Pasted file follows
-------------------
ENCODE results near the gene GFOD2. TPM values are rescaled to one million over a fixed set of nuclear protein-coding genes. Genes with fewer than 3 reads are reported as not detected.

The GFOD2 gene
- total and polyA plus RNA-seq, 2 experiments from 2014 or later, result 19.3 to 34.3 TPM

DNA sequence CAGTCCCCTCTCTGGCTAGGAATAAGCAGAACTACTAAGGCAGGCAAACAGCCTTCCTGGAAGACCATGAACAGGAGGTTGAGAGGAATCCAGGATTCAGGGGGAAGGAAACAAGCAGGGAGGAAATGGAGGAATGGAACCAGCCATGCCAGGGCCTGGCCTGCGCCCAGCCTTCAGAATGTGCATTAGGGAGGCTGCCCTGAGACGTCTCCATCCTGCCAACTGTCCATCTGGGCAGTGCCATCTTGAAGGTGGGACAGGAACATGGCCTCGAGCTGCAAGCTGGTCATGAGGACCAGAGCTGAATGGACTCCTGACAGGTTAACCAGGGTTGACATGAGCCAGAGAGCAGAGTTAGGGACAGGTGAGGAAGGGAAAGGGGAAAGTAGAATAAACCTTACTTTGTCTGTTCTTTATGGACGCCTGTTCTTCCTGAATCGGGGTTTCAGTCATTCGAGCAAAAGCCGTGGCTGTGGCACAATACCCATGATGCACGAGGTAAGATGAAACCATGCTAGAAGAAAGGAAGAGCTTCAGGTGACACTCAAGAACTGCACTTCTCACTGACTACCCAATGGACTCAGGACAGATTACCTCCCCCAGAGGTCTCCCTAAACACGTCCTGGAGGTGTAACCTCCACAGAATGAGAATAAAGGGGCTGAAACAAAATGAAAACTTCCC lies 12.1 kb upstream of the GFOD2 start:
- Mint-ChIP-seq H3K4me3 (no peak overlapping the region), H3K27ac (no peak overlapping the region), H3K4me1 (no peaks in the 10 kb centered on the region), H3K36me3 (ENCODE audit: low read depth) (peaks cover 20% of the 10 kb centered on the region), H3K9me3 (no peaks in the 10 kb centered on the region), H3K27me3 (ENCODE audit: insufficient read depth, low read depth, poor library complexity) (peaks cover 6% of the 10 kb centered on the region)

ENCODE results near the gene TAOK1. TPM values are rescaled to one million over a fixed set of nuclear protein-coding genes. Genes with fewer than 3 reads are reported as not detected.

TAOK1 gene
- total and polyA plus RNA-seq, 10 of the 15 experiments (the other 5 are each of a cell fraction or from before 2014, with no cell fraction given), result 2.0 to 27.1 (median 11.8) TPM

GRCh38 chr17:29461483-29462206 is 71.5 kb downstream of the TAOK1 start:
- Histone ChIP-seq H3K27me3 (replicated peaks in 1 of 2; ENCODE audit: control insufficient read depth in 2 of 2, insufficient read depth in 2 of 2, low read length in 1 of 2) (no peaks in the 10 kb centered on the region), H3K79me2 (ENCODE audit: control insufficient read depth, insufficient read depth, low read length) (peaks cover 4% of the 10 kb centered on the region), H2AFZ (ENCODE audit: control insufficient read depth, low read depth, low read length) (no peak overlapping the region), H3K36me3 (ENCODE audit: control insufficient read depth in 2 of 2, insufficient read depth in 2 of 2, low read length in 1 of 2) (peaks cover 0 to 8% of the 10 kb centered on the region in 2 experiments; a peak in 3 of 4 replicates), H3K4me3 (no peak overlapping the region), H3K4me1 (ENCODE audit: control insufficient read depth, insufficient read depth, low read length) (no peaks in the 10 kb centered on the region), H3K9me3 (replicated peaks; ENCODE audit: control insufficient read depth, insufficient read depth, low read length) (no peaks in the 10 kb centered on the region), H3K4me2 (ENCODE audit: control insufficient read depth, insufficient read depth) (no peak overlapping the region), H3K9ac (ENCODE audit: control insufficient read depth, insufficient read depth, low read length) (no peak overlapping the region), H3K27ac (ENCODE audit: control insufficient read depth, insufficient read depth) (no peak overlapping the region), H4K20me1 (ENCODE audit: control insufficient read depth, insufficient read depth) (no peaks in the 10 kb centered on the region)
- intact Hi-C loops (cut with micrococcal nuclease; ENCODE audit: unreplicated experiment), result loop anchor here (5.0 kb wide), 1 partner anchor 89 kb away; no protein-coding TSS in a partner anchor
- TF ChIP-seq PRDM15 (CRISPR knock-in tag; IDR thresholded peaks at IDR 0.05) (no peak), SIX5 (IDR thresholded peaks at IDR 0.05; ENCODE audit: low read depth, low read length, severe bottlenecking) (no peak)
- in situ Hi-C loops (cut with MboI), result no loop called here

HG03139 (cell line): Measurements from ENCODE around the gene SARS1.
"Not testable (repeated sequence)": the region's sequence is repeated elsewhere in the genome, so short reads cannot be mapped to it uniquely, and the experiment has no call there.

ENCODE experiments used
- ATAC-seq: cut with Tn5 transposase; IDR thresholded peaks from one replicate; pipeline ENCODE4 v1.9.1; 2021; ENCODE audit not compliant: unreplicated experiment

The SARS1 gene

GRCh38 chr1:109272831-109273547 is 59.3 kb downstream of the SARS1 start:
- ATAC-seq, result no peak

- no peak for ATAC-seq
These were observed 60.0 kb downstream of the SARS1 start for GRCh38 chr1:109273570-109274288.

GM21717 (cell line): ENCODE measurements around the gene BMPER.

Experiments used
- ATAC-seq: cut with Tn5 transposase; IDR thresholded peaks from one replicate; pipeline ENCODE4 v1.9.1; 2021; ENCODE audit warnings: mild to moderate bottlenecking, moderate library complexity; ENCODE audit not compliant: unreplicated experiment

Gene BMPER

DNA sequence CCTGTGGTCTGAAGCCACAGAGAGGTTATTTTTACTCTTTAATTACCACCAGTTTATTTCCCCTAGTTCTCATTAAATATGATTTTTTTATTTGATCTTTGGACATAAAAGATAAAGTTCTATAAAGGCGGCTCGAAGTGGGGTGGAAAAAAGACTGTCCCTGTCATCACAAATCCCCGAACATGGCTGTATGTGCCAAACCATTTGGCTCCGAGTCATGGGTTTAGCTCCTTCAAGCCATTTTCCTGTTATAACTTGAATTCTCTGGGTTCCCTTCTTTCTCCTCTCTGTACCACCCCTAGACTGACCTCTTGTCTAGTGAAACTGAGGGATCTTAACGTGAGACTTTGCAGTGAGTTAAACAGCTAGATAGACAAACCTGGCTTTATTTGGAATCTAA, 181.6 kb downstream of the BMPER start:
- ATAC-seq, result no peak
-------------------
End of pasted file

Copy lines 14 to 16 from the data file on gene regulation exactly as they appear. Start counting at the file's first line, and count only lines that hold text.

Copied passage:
HG03139 (cell line): Measurements from ENCODE around the gene SARS1.
"Not testable (repeated sequence)": the region's sequence is repeated elsewhere in the genome, so short reads cannot be mapped to it uniquely, and the experiment has no call there.

ENCODE experiments used